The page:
A second major objective of Expedition 342 was to recover clay-rich sequences with well-preserved microfossils and high rates of accumulation in comparison to the modest rates of accumulation (~0.5–1 cm/k.y. in the Paleogene) typically encountered at pelagic sites. As anticipated, Expedition 342 recovered sequences with sedimentation rates of as much as 10 cm/k.y.—high enough to enable studies of the dynamics of past abrupt climate change, including both transitions into “greenhouse” and “icehouse” climate states, the full magnitudes of hyperthermal events, and rates of change in the CCD. We find that the thickest central parts of the various sediment drifts typically record similar depositional packages to those recovered in the thin “noses” and “tails” of these drifts, but these central parts are often massively expanded with clay, especially near the CCD. Times of rapid accumulation of drift deposits include the early Eocene to late middle Eocene, the late Eocene to early Oligocene, the late Oligocene and early Miocene, the later Miocene to probable late Pliocene, and the Pleistocene. Widespread hiatuses are present near the Paleocene/Eocene boundary into the middle early Eocene and the middle Oligocene. The Eocene/Oligocene boundary is a period of slow sedimentation at most sites but is expanded at Site U1411. A marked change in the geometry of drift formation is observed in the ?late Pliocene, as has been observed in drift deposits elsewhere.

An unexpected finding was the recovery of a number of Cretaceous “critical boundaries.” These include the K/Pg boundary, the Campanian–Coniacian interval, the Cenomanian–Turonian boundary and oceanic anoxic event (OAE) 2, and the Albian/Cenomanian boundary OAE 1d. These intervals were drilled opportunistically when they were encountered near or above our target depth for a given site. The K/Pg boundary was recovered at Site U1403, where it proved to have a well-preserved, normally graded spherule bed and unusually well preserved earliest Danian planktonic foraminifer community. The Campanian–Coniacian interval was cored at Site U1407 and is unusual mainly for the relative biostratigraphic completeness of a sequence that elsewhere commonly shows hiatuses in the early Campanian. The Cenomanian–Turonian transition was also cored at Site U1407 and consists of a series of organic black shales in nannofossil chalk with as much as 11 wt% total organic carbon (TOC). The Cenomanian–Turonian sequence at Site U1407 is broadly similar in biostratigraphy, sequence of black shales, and sediment color to classic Italian and northern German outcrop sections. Finally, coring at Site U1407 also recovered a lower Cenomanian nannofossil chalk and nannofossil claystone record that extends into the biozones associated with OAE 1d. The Albian–Cenomanian sequence is notable for the generally high quality of microfossil preservation and its gradational contact with underlying Albian shallow-marine carbonate grainstone and packstone.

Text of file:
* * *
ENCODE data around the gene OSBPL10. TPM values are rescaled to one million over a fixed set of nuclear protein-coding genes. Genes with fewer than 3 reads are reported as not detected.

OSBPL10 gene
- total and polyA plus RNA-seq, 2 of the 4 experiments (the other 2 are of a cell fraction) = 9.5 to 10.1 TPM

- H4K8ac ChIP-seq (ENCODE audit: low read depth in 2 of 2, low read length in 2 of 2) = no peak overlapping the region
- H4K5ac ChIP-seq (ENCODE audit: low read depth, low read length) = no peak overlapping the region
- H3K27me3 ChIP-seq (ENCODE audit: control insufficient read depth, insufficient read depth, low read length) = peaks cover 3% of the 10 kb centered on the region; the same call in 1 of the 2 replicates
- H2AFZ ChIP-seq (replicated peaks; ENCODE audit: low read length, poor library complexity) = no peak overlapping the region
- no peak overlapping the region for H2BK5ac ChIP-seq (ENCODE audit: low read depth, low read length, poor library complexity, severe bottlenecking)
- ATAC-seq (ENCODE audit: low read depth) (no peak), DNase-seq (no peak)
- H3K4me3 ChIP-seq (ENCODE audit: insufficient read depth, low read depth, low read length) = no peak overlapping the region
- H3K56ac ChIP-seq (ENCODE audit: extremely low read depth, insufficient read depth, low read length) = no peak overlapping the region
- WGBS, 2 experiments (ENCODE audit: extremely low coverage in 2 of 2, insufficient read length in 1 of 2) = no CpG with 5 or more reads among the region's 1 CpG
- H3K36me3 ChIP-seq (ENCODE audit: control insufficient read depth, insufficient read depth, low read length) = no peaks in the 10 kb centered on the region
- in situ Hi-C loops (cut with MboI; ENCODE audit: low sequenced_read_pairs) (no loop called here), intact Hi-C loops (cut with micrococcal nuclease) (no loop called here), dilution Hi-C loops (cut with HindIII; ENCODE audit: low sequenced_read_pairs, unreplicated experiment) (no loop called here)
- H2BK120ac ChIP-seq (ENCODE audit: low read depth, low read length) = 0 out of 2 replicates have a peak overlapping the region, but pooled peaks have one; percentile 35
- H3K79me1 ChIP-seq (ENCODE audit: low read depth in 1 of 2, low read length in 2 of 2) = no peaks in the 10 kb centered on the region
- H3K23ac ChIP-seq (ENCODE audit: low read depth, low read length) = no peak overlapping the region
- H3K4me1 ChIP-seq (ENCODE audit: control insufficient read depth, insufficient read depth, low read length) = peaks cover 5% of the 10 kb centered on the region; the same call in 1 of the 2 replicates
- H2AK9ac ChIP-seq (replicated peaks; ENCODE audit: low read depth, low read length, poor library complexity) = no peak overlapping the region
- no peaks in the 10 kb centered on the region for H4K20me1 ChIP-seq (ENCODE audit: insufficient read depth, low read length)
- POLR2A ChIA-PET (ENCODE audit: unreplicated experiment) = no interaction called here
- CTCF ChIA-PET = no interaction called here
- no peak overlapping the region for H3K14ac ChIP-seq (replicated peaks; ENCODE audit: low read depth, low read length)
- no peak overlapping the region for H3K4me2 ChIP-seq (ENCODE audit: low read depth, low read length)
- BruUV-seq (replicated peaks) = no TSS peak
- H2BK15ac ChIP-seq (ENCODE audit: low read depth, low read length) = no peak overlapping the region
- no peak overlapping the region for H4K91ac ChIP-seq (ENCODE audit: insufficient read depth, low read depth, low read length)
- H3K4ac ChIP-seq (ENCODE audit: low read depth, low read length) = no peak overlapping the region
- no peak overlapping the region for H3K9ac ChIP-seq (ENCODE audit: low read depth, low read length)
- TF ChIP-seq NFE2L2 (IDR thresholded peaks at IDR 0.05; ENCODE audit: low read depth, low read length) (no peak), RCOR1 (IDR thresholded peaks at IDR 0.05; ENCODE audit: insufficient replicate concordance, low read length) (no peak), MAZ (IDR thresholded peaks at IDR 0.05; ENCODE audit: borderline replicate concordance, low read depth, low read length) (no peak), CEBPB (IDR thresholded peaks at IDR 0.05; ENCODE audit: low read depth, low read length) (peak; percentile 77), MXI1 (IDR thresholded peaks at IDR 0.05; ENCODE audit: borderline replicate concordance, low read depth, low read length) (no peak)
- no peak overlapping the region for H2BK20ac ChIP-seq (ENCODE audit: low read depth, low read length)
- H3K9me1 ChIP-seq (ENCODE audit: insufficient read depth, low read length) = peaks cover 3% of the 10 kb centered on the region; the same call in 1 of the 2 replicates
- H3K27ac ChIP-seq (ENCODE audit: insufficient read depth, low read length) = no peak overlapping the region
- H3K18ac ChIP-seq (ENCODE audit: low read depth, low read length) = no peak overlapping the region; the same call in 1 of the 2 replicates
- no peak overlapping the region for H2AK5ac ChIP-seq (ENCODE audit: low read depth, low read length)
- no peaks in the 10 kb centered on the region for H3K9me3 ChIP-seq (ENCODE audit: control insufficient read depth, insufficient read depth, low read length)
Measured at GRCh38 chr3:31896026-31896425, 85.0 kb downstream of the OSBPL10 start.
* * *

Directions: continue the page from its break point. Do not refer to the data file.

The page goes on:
We created high-quality spliced records of most of the sites on Southeast Newfoundland Ridge that penetrate sequences with carbonate-rich lithologies. As anticipated, the task of creating spliced records in the more clay-rich lithologies in some sites was not straightforward due to intervals of low-amplitude change in some physical properties data sets. All sites also proved to have differences in stratigraphy between adjacent holes showing that there is often considerable local variation within the drift sequences. Particularly expanded sedimentary sequences were drilled in Miocene–Oligocene, Eocene–Oligocene, and middle Eocene sequences. Comparison of our drilling results with seismic stratigraphy from the Southeast Newfoundland Ridge indicates large-scale lateral changes in age and thickness of sediment drift packages, regionally meaning that the area presents an attractive target for future expeditions aimed at recovering high deposition–rate records from many parts of the Cenozoic.